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installations. None of those studies had undergone independent scientific review. No air testing studies were found for either ultraviolet (UV) lightor hot water-CIPP installations, two other CIPP processes. Each study had some valuable information, and lacked technical details where results could be translated to other CIPP installations for best practices. Publicly reported air contamination incidents associated with CIPP installations, 59 of them, were summarized in the study. Some incidents involved illness complaints, building evacuations, emergency service personnel responses, and in many cases were reported in the press. Since the study was published, more air contamination incidents have occurred in Nyack, N.Y.; Dublin, Calif.; Lee’s Summit, Mo.; Beaver, Penn.; and San Diego, Calif., and involved an elementary school and residences. During the 2017 field study, sanitary sewer and storm sewer CIPP worksites were monitored in Indiana and California. Testing revealed that during

steam-cured CIPP installations, many types of materials were created and released into the air. These materials included particulates, droplets, partially cured resin, organic vapors, and water vapor. While historically referred to as “steam” (and thus implying only water vapor), the emission was instead a “multi-phase mixture” or emission cloud. A variety of volatile organic compounds, VOCs, and semi-volatile organic compounds, SVOCs, were measured in the emission cloud. These included suspected carcinogens, hazardous air pollutants, suspected endocrine disrupting compounds, and other unidentified compounds. Some of the compounds included acetophenone, benzaldehyde, benzoic acid, butylated hydroxytoluene (BHT), 4-tertbutylcyclohexanol, 4-tert-butylcyclohexanone, dibutyl phthalate (DBP), phenol, styrene, and 1-tetradecanol. These chemicals include materials used for CIPP manufacture, in addition to chemicals created and emitted into the air during the manufacturing process. Non-styrene compounds contributed to chemical toxicity for mouse lung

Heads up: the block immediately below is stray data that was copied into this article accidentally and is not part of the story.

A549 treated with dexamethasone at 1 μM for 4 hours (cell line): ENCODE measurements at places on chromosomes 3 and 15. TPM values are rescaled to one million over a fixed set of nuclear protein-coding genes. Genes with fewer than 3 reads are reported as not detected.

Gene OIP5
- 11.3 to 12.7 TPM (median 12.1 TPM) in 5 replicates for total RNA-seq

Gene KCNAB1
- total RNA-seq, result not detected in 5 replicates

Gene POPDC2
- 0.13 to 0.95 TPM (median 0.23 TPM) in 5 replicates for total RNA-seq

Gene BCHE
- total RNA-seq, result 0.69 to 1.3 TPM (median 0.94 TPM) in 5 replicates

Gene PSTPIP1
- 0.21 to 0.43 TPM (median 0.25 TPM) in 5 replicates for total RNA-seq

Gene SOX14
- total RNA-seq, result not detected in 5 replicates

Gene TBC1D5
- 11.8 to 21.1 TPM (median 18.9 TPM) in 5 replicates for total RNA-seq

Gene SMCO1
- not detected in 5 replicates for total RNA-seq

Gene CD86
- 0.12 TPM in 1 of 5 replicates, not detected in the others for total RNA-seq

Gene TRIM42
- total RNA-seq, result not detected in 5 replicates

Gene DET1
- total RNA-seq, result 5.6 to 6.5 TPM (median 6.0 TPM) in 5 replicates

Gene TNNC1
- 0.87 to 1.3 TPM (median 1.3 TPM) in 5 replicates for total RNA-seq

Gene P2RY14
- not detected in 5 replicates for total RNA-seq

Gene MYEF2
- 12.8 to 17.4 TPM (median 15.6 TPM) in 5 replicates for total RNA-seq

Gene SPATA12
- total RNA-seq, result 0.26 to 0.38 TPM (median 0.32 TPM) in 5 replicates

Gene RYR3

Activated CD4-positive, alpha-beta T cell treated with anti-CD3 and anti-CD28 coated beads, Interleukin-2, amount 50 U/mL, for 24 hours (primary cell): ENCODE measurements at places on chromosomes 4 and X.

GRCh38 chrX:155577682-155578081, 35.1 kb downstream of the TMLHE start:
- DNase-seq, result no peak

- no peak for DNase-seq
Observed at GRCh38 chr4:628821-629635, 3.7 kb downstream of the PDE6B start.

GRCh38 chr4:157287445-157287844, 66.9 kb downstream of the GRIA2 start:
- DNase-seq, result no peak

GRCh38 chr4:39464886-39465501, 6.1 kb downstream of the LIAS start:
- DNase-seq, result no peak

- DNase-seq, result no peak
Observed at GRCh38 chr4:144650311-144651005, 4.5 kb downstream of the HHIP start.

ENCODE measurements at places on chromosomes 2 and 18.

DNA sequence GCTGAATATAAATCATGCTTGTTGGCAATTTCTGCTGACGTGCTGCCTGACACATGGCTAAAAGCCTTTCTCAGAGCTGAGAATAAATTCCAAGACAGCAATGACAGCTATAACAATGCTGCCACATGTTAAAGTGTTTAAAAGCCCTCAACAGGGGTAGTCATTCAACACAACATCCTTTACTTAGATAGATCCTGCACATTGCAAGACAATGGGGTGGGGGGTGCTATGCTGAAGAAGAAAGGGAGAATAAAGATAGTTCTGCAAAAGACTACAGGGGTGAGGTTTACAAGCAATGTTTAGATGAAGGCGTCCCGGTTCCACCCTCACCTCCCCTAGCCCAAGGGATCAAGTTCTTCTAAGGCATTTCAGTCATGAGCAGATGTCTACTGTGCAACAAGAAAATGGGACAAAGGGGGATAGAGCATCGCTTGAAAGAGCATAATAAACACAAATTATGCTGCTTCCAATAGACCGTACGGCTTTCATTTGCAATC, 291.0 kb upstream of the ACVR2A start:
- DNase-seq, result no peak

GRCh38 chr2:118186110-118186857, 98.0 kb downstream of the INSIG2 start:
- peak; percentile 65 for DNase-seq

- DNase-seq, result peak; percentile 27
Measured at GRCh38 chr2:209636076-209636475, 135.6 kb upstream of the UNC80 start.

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cells. Further description of the results can also be found on the Centers for Disease Control and Prevention (CDC) Science Blog entitled “Cured-in-PlacePipe (CIPP): Inhalation and Dermal Exposure Risks Associated with Sanitary Sewer, Storm Sewer, and Drinking Water Pipe Repairs.”

What engineering companies and municipalities can do Because limited information is available about the chemical exposure risks and their severity, immediate upgrades in worker and public safety are recommended. Many of the 60-plus air contamination incidents associated with CIPP installations indicate that chemical emissions can cause adverse health effects. Available incident and worksite testing data indicates health impacts can occur. While research efforts continue at Purdue University and other organizations begin to evaluate worker and public exposures, immediate worksite and public safety changes should be implemented. Changes should include what defines qualified CIPP contractors, construc-

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APWA Reporter, February 2018 issue  

February 2018 issue of the APWA Reporter, the official magazine of the American Public Works Association

APWA Reporter, February 2018 issue  

February 2018 issue of the APWA Reporter, the official magazine of the American Public Works Association